The Saints Vartanantz Church, originally nick-named “Little Ani” at the time of its consecration because of its similitude to the 10th century Cathedral of Ani - a sanctuary that was profusely decorated with murals - is the first Armenian Church in the Western Hemisphere to revive the longstanding tradition of painting the entire interior of the church with religious imagery. “It’s hoped,” Fr. Ghevont said at the time, “that this will open a new era for Armenian ecclesiastical art, and serve to identify its unique spiritual nature, as has the revival of iconography in the Greek churches.”

The heavenly dimension of spirituality that greeted the faithful in historic Armenia during the 10th century is, once again, inspiring worshippers with similar sound, scent, and sight in the 21st century. Now, at Saints Vartanantz in Chelmsford - half a world away from Ani - it may be the needful reawakening of a tradition, once gone dormant, enlivened with the Christian artistic canon in the Armenian Church.

This revival may be the very special touch needed as the faithful seek out the Christian nuance of the Armenian ordo.


Detail of symbol of St. Matthew the Evangelist - winged man.
Saints Vartanantz Church, Chelmsford, MA - 20th century.


View looking east to the Great Altar.
Saints Vartanantz Church, Chelmsford, MA - 20th century.


View of the Northeast wall.
Saints Vartanantz Church, Chelmsford, MA - 20th century.

St. Matthew the Evangelist with symbol in the southeast pendentive.
Saints Vartanantz Church, Chelmsford, MA - 20th century.


Iconographic Mural Painting in Armenia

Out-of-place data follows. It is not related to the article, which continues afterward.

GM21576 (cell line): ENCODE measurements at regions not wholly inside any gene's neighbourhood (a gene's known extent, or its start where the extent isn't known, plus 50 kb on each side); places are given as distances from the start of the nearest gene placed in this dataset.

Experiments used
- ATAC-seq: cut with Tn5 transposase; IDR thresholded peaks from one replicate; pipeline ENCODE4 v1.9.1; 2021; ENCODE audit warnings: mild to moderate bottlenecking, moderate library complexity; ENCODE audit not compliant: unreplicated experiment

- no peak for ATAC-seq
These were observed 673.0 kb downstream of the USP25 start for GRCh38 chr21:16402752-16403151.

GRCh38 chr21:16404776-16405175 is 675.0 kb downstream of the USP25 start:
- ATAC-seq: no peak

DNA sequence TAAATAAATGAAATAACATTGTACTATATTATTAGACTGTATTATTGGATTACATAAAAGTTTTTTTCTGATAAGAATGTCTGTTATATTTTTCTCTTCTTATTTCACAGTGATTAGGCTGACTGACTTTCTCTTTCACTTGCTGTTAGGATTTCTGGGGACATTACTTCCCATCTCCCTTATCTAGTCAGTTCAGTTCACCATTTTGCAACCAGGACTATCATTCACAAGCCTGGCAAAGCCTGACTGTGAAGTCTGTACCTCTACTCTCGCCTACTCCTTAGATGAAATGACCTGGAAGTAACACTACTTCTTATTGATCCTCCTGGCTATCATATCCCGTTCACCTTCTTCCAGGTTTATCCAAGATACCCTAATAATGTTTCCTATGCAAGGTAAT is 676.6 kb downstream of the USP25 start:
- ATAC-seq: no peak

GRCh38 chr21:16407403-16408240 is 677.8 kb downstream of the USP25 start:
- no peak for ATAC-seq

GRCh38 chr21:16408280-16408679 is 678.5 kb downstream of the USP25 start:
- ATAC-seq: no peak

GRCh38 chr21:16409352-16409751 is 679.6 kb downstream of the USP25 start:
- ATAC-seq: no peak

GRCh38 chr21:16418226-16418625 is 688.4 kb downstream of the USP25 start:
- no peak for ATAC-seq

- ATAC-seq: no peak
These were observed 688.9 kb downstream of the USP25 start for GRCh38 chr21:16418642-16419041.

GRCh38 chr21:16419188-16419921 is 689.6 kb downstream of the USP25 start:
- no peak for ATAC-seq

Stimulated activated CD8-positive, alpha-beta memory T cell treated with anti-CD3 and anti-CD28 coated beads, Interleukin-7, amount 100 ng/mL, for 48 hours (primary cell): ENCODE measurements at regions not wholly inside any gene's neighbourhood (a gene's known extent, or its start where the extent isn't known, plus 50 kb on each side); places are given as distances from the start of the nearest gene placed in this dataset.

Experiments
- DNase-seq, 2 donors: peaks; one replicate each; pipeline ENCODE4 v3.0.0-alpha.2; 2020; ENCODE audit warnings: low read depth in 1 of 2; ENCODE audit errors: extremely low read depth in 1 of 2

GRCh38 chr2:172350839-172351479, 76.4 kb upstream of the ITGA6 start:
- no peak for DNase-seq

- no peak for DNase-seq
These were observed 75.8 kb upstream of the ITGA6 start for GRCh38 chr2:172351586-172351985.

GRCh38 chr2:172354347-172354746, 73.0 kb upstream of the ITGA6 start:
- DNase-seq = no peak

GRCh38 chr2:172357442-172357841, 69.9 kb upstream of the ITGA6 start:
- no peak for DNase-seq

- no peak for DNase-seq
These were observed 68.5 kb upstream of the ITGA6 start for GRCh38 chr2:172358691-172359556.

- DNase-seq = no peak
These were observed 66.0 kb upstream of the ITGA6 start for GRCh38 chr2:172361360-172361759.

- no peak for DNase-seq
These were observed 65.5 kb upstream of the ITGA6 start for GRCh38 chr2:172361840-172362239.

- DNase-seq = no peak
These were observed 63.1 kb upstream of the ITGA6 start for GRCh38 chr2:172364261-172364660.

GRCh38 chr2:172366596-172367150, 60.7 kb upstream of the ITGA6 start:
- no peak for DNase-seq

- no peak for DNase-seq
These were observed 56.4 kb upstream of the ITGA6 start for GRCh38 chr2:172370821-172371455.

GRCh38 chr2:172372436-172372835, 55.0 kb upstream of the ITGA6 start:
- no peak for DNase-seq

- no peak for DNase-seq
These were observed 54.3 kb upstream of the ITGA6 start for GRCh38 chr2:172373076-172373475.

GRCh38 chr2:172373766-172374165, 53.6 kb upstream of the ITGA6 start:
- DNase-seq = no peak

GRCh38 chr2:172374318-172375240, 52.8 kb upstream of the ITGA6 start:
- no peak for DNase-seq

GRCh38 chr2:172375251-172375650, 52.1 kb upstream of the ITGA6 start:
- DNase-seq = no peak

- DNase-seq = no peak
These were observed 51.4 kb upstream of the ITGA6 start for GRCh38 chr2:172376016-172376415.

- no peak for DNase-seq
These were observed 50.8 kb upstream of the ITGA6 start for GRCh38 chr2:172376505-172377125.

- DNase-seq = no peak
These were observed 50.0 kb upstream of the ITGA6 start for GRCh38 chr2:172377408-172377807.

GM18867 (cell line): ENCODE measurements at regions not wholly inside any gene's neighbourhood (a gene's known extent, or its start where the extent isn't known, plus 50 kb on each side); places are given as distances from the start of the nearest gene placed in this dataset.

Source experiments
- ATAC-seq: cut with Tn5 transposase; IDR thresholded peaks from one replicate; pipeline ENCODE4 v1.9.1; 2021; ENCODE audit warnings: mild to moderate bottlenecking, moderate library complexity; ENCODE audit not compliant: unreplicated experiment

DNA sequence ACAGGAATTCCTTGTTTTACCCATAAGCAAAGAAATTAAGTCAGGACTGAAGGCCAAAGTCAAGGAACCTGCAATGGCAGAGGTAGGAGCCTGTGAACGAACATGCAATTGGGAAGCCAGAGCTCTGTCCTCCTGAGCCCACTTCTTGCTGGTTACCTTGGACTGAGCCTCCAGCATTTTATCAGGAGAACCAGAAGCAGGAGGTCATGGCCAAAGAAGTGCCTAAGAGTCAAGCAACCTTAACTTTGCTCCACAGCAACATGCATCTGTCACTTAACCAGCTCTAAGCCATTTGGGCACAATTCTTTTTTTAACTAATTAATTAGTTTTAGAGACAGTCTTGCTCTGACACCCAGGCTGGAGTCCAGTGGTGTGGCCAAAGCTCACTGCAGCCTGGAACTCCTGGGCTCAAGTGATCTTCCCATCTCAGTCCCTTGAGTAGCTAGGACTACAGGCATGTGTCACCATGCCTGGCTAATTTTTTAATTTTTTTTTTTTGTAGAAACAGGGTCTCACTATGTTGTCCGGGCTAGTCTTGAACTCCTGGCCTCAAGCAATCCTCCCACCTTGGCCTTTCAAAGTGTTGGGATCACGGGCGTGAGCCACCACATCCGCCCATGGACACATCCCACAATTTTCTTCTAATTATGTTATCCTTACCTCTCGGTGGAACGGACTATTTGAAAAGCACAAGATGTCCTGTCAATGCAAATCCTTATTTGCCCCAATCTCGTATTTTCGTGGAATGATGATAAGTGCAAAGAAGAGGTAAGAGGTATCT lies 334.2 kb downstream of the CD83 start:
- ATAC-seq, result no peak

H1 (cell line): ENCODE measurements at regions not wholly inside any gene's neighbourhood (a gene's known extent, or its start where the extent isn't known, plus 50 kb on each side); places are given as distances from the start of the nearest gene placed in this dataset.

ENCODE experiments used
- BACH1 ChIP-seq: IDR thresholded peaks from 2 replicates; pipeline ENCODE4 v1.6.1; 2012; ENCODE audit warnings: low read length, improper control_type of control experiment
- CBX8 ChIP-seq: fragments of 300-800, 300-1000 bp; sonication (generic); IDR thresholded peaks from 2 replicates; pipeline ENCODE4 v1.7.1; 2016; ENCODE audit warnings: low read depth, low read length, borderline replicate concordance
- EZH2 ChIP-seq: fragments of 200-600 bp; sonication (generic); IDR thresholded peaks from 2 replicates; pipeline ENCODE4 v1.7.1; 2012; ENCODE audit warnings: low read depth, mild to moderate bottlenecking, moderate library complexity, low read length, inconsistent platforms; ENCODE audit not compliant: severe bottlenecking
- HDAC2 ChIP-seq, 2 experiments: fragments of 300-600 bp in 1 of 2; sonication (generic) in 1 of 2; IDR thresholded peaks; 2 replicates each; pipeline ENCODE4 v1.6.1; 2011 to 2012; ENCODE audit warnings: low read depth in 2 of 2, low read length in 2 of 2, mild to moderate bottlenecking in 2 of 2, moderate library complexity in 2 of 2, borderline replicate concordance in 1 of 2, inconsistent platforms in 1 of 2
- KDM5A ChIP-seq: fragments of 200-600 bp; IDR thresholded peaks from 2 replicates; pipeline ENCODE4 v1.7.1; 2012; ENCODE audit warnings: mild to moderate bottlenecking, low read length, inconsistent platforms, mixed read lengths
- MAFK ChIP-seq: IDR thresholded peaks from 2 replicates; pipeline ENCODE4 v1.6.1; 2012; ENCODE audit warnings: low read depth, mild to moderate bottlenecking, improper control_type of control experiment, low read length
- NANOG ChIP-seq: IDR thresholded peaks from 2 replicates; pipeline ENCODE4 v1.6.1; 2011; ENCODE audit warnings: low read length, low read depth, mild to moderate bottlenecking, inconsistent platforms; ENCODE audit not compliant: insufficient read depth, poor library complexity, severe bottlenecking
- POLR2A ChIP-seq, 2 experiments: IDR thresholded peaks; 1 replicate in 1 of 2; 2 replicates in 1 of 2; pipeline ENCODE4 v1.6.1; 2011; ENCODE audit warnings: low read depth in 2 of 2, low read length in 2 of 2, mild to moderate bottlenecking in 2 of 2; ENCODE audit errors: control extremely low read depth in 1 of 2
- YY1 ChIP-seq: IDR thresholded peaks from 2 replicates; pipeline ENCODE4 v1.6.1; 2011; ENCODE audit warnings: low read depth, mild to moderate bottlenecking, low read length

Compiled and written by Deacon James Magarian from the information, writings and references gathered from:


  • Samoorian, Very Rev. Father Ghevont (1934-2013) - Pastor at Saints Vartanantz Armenian Church, Chelmsford, Mass., during the construction of its new church building. The Principal Investigator of ecclesiastical research, interpretation, and execution of architectural style, layout, and iconography of the Church in Chelmsford in the years 1976-1989.
  • Kochakian, Rev. Father Garabed, M.Div., MA-Art History. Chair of the Ecclesiastical Arts and Architecture Committee - Diocese of the Armenian Church of America. (Eastern)

  • Hejinian, Daniel Varoujan, MFA, Fine Arts and Drama Institute, Yerevan. Primary artist for most of the iconography at Saints Vartanantz Armenian Church, Chelmsford, Mass. Founder of 'Peace of Art' - a global humanitarian project to promote peace awareness through art.


  • Armenian Art Web site - http://www.armenianart.org/
  • Armenian Studies Program, California State University, Fresno – College of Arts & Humanities Web site - http://www.fresnostate.edu/artshum/armenianstudies/
  • Abu Al Faraj / Abu-l-Faraj or, in the West, as Abulfaraj (897–967) was an historian of Arab origin who wrote poetry, also an anthology of verses on the monasteries of Mesopotamia and Egypt, and a genealogical work, his fame rests upon his Book of Songs (Kitab al-Aghani).
  • Diocese of the Armenian Church (Eastern) Web site - https://www.armenianchurch-ed.net
  • Joulfayan-Yeghyayan Delefevre, Lucy - Armenian Studies, Co-Founder / English Editor in Chief
  • MacEvitt, Christopher, PhD – History, Professor of Religion at Dartmouth College.
  • Manukian, Seda, Yerevan State University, Chair of History and Theory of Armenian Art.
  • Matevosyan, Karen, PhD Historical Sciences - 2016 Head of Department, study of art history and writing centers – Mesrob Mashtots Institute – Matenadaran.